Georgia: I worked & saved long & hard to get overseas, working as a social worker. I wanted a year away. So I had a bunch of money to travel with, and make a record. But I just blew the whole lot on travelling for a lot longer than I initially planned – definitely the right decision! I’ve been to Turkey, Egypt, The UK, France, Spain, Germany, Italy, Malta, Cyprus, California, New York City, travelling on my own and generally changing countries about every month. Sometimes I stayed a little less or a lot more, some places I revisited, and then I spent a Winter & Spring living between London & Berlin. Lots of one way tickets to random places & friend hopping across the globe, riding my every whim. I focussed on writing & recording demo material every week and I tried to get as remote as possible in the places that I went to – to get out of the tourist trail and to get out of myself.

Bec: What was your favourite destination, or did they all have their individual charms?

Georgia: There is nothing more thrilling than investigating a new place – nowhere disappointed me though I was often surprised. But by far, Egypt was my favourite. From the first time I went, it completely enchanted me. It’s full of contrast – the chaos of Cairo, the serenity of the Sahara, the darkness of the Sinai. Arabic is truly a poet’s language too & I took to learning it quickly and have continued studying it and returning to Egypt. I arrived just after the first uprising there in 2011 so that was a unique introduction – seeing a country in a state of revolution. It wasn’t how it seemed in foreign media. There was a lot of joy & celebration, a lot of open discussion. And new freedoms – check out the Cairo Street Art album on my facebook page for an example. [facebook.com/pottergeorgia] Then I went back exactly a year later, when a lot of that hope had lead to very little, and I saw much more desperation & hardship. Mostly though, I raced off into the desert oasis’ in the Sahara & picked fresh dates off trees, starred at the stars, swam in fresh water springs, patted donkeys & met some of my dearest friends. Egypt has my heart.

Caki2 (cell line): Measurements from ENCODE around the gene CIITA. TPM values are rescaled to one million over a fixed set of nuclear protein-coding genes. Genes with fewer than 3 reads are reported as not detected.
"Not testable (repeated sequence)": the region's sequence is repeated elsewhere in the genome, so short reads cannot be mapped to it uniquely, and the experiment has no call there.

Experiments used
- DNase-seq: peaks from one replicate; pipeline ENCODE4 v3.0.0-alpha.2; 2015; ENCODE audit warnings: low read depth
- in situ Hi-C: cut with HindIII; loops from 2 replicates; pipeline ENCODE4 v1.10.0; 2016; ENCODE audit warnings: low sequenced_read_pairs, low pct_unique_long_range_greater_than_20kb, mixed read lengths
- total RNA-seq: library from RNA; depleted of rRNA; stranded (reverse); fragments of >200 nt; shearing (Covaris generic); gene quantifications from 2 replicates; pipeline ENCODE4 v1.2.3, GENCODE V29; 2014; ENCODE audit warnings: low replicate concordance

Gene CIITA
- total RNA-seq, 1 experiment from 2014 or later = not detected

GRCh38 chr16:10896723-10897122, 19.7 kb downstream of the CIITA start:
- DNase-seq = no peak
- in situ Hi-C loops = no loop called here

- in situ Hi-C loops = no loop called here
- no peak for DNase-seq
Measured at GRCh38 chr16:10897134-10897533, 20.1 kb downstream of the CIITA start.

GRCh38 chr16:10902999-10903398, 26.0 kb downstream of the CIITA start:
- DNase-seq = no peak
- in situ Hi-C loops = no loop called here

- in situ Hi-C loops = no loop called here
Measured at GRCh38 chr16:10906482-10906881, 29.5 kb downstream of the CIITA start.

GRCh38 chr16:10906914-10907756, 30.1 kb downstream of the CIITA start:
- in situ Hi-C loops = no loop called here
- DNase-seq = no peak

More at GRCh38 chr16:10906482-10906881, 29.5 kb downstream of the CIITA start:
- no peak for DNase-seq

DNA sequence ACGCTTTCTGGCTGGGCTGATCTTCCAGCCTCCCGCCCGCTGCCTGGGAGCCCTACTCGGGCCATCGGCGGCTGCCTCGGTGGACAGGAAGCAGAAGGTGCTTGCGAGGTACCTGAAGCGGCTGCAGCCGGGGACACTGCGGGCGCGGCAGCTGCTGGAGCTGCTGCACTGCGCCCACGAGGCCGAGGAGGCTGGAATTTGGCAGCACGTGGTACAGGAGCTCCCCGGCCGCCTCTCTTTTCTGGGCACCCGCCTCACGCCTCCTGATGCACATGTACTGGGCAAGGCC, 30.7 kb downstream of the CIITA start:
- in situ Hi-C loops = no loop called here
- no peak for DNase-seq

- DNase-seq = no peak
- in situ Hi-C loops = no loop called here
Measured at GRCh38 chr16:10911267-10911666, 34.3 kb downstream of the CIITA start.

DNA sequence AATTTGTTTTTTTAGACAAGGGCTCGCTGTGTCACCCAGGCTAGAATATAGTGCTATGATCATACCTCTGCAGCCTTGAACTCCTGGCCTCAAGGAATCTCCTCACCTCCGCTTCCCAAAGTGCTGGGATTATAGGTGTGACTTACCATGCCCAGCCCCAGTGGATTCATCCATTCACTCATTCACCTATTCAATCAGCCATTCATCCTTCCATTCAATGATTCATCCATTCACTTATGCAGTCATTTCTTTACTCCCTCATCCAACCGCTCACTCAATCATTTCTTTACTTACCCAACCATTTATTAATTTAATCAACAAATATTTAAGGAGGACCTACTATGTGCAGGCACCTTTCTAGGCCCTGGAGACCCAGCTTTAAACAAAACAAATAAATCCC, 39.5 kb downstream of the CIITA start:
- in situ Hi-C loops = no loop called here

Bec: What/who did you miss most from Australia in your travels?

Georgia: My sweet dog Joy – she’s the apple of my eye.

Bec: Are you ready to settle back into Australia, or would you like to live overseas again in the future?

Georgia: It’s certainly been delightful being home for the summer, but I plan to keep moving. I have dual citizenship you see, so it seems madness not to make the most of the opportunity to live in Australia & Europe. Plus I’m not friends with cold weather, so I chase the summers between the hemispheres – writing, recording & touring as I move. I have a strong bond to ‘home’ in Brisbane with my family, but it nice to stay uprooted too.

Bec: How have gigs been going now that you are back and ready to embark on your ‘Reckless’ tour? What are Australian audiences like, versus overseas audiences?

Georgia: I’ve played a couple of shows with this new band, but we’ve mostly been in rehearsal, so the fun has only just started. As I type, I’m in a van with 12 other musicians headed to Sydney for our first performance of the ‘PINK DOVE’ tour – a Brisbane All-Star soul-review style show featuring my band, Laneous & The Family-Yah, MKO, Superfeather, The Well Alrights & The Melotonins. Hella excited to take this show down the East Coast. Audiences all over are awesome – I get such a kick out of singing for people & sharing music.

Bec: Your vocals are smooth, accomplished and extremely versatile. I also love how emotive and expressive it is. Do you find you need to get into a particular ‘zone’ to sing your best, or does it all come out very naturally?

Georgia: Lately I’ve begun seeing my voice as an instrument, and to treat it as such – I’ve been learning to understand it more. Singing had forever been like water from a tap for me, but now I’m interested it pushing my own boundaries. Certainly in a performance or a recording session, the best performance comes from being connected to the lyric, but that doesn’t require me being in a ‘zone’ as such, but rather shifting my attention to the words.

Bec: I hear some Lauryn Hill and Ani Di Franco in your style; who has been an influence on you vocally?